Love and sacrifice are unrelenting subjects in film and literature, a truism rendered fresh in the documentary Cutie and the Boxer. Director Zach Heinzerling lays bare the lives of Noriko and Ushio Shinohara, an artist-couple whose 40-year marriage amounts to a narrative of chaos and struggle, of love and the undeniable need for security. We go through the motions largely through the eyes of Noriko, who until recently had struggled to assert her artistic identity in the shadow of her husband.
Ushio Shinohara cemented his reputation in 1960s Japan. He gained notoriety as a Neo-Dadaist, whose boxing paintings creatively responded to Jackson Pollack’s action paintings of the previous decade. Wishing to launch a career in the States, Shinohara moved to New York in 1969 where he soon met the young and idealistic Noriko, an art student twenty-two years his junior. Their relationship has lasted since—and until recently so too has Noriko’s subservience to Ushio. She was seemingly destined for an insufferable life the moment she met Ushio. Soon after their union a son was born, and Noriko had to sacrifice her craft while Ushio plowed ahead as an artist; he was more capable of making the family money. He was also proud and selfish.
Ushio typifies the male artist-trope, one whose egoism and vigor propel a tireless engine. The trope's female equivalent applies loosely to Noriko, who is less a muse than an assistant—not to mention a free secretary and free chef, as she put it. However stifled, Noriko accepts the challenges of her marriage to an artist under whose shadow she was cast for decades, and to whom she felt inferior. She accepts it because she loves him tremendously.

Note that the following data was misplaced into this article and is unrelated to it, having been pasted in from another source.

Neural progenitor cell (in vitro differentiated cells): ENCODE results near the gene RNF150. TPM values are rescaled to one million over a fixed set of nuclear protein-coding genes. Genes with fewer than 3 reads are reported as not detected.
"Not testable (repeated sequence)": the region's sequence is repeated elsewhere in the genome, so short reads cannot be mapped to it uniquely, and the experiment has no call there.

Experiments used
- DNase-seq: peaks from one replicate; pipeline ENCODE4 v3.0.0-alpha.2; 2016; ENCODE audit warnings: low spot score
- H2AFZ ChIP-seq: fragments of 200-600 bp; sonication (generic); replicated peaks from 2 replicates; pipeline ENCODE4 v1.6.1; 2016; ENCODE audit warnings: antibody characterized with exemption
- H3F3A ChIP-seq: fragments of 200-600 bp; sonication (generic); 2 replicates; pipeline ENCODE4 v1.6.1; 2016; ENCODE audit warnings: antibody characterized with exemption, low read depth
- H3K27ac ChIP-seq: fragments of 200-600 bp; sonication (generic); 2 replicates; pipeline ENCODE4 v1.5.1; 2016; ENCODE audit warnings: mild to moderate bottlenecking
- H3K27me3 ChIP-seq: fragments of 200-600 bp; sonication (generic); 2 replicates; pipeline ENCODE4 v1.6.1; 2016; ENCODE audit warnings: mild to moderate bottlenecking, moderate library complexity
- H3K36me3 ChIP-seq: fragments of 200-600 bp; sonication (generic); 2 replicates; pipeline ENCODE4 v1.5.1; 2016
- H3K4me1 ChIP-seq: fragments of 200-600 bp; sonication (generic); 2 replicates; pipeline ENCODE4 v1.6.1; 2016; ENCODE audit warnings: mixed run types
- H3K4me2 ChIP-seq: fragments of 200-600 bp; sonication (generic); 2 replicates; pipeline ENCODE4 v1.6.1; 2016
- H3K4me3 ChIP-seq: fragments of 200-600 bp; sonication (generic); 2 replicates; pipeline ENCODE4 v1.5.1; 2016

The struggle became more tolerable in 2006 when Noriko began her comic series Cutie and Bullie. It marked her transformation as a self-recognizing artist, a process that Heinzelberg traces. The series is based on Noriko’s marriage yet presents a different, more uplifting outcome. Cutie is fawned over by her partner Bullie, who showers her with gifts and attention as reflections of his love for her. The outcome is different because, while Noriko may have blossomed as an individual, her marriage has changed little.
Cutie and the Boxer is not only about marriage but an artist’s struggle to stay afloat. We learn that to do so one must pump out new work, unearth old work from the bowels of your studio, and talk up curators and gallerists. It is important to have a capable art dealer, an area where Ushio and Noriko fall short. Maybe their clumsy dealer was simply camera shy, an instinct that the Shinoharas seem impervious to. This is what makes the film all the more delectable and captivating. It feels exactly the way a documentary should.